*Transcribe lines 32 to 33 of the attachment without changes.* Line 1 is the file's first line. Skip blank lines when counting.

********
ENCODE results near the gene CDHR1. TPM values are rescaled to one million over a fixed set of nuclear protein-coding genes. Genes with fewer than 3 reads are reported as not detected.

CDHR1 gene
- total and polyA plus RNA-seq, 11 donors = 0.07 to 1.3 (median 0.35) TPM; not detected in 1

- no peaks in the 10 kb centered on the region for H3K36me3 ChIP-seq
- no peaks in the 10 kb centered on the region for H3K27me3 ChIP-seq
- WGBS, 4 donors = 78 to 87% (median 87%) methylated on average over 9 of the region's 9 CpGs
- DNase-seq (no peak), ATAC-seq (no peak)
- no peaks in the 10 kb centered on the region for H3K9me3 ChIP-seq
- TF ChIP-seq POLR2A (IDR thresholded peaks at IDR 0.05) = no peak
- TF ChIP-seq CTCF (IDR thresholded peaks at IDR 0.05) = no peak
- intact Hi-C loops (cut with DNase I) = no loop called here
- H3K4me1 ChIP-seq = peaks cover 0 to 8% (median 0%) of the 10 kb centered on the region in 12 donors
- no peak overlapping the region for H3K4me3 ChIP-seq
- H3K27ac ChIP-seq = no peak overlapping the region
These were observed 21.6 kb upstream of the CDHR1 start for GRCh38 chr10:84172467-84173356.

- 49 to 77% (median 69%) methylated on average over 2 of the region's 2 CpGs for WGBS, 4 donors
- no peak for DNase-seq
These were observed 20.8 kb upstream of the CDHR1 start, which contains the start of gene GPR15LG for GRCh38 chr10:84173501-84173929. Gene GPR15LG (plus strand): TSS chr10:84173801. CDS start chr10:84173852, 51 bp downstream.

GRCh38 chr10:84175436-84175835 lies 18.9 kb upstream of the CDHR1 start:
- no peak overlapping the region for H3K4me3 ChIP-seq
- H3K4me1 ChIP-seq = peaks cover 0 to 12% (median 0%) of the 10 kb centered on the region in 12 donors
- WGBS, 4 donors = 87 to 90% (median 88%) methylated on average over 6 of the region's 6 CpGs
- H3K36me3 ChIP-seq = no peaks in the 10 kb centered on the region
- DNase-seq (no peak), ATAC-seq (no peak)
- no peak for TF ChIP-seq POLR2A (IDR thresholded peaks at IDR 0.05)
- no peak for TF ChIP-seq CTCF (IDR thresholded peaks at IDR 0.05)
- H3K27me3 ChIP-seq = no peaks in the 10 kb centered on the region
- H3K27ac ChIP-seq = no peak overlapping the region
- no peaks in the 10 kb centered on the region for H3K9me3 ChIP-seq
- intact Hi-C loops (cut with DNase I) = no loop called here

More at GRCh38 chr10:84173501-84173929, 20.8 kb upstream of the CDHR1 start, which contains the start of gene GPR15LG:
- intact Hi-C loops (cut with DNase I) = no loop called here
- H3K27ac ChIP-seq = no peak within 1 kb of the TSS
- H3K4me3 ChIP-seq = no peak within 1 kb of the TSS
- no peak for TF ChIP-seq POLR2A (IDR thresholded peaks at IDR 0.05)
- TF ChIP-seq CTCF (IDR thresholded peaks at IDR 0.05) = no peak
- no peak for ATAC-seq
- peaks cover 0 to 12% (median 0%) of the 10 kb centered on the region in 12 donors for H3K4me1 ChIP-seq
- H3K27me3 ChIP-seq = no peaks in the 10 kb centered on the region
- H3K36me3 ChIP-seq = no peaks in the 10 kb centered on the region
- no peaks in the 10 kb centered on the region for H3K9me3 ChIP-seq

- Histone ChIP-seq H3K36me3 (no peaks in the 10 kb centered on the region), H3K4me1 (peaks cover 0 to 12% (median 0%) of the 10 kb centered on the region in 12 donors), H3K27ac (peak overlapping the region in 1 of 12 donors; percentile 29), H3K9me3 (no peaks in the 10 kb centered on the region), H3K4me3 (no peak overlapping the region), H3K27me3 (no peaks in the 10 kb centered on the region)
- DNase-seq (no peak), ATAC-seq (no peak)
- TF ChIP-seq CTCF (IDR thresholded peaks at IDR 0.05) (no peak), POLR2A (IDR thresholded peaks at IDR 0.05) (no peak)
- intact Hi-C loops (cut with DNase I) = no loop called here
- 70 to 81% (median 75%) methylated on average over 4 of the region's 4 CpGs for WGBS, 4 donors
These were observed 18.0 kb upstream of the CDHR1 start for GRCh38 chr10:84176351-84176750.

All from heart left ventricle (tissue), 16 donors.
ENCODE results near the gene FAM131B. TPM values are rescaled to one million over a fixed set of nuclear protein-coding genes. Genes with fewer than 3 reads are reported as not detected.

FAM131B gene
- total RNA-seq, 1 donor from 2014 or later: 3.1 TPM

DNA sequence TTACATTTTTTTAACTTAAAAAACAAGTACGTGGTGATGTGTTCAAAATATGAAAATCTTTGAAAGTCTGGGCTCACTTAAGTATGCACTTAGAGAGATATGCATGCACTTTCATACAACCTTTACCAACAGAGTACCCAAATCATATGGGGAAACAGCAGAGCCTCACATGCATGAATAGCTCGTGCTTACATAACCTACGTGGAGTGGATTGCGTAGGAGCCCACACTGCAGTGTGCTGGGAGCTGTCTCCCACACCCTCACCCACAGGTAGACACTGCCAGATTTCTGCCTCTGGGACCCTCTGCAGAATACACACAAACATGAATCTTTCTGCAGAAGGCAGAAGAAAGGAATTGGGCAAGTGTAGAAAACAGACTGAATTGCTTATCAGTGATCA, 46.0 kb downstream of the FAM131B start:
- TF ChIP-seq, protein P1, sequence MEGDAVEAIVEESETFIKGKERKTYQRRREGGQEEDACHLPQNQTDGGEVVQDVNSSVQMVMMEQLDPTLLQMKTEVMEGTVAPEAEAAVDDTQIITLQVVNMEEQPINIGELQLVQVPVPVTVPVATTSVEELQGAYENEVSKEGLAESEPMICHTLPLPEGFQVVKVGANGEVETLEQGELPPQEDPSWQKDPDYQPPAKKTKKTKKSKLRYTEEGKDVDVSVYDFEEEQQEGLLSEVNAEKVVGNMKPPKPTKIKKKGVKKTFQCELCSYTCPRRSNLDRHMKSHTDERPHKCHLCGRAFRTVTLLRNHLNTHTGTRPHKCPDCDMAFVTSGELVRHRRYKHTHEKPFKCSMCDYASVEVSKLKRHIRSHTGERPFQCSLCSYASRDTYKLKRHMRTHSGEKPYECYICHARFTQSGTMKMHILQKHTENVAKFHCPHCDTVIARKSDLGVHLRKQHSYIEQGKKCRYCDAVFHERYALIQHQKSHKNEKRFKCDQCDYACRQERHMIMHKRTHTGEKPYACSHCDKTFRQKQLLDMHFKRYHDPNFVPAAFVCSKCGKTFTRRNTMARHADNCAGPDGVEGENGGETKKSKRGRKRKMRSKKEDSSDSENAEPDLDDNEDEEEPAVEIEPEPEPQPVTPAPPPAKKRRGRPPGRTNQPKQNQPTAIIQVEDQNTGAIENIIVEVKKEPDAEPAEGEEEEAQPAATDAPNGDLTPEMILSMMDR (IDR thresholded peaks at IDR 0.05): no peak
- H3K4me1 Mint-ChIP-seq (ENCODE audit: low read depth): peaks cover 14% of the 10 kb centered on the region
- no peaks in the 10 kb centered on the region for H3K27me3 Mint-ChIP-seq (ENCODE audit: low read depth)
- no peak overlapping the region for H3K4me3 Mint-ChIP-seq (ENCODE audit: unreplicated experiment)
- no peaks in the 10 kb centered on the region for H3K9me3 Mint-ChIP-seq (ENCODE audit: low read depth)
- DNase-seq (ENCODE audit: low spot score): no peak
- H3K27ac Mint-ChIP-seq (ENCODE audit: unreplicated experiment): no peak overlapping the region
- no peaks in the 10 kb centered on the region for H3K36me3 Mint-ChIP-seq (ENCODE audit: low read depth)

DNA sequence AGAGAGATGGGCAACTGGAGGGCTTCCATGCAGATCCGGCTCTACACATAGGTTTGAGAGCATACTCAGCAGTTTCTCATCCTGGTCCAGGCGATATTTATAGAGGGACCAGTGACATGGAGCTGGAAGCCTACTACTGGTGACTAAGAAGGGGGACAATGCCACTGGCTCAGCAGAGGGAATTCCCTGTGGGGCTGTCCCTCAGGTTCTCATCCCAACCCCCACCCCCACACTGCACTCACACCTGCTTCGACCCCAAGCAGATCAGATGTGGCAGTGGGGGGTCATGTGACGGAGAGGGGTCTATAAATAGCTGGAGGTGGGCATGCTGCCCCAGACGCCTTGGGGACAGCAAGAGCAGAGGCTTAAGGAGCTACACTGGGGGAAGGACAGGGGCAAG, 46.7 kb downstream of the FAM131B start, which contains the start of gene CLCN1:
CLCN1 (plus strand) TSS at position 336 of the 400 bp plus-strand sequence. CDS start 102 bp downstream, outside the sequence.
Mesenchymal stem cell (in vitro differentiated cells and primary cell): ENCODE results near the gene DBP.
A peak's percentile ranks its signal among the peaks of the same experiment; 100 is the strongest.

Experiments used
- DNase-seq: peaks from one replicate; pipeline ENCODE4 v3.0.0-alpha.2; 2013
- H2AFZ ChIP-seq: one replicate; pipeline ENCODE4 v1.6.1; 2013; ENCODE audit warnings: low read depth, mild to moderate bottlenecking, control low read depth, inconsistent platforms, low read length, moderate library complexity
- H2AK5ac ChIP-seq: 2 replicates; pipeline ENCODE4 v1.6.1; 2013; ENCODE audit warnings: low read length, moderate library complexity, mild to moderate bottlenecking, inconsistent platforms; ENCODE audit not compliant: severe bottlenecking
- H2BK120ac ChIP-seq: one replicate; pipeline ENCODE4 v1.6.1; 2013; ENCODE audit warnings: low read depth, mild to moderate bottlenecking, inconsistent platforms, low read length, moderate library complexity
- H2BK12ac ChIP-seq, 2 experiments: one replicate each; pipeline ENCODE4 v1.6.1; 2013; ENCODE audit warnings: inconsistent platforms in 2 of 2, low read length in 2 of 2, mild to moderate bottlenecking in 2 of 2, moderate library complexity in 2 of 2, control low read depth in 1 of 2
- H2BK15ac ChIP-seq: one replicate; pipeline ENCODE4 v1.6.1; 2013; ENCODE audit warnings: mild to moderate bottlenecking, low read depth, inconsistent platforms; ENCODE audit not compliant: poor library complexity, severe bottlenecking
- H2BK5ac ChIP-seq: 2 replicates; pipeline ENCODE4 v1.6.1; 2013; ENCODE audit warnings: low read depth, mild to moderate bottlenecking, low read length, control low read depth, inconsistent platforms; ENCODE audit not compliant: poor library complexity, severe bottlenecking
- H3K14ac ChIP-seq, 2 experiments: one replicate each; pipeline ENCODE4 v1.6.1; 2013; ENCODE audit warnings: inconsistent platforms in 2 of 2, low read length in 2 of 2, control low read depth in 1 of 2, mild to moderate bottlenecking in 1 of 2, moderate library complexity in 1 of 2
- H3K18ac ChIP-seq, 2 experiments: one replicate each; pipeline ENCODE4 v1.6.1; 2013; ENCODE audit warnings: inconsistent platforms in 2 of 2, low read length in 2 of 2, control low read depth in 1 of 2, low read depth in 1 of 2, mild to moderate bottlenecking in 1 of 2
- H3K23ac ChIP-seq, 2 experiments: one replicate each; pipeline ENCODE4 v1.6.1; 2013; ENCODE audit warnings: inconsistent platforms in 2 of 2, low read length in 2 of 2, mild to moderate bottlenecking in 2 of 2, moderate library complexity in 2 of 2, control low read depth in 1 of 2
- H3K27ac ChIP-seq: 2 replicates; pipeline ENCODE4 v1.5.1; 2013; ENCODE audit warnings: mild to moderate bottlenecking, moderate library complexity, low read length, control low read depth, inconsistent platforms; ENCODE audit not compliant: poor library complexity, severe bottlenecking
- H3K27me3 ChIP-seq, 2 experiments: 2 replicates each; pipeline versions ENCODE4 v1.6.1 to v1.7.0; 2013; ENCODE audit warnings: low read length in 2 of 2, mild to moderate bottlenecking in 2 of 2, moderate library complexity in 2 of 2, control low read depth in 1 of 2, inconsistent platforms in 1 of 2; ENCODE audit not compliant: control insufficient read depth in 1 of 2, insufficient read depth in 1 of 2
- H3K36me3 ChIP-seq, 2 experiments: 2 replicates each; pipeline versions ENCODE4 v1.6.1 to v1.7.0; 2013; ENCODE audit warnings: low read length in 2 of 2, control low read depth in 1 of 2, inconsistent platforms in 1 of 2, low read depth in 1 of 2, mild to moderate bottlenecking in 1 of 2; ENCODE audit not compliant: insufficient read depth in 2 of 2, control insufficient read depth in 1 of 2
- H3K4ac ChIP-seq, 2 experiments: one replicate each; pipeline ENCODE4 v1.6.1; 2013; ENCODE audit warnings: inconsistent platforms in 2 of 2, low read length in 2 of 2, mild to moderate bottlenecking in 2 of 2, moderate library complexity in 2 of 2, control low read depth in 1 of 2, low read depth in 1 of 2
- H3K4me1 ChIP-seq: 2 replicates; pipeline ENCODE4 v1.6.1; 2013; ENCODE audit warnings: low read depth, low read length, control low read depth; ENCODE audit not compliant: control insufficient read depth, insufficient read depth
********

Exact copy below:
- intact Hi-C loops (cut with DNase I) = no loop called here
- H3K27ac ChIP-seq = no peak within 1 kb of the TSS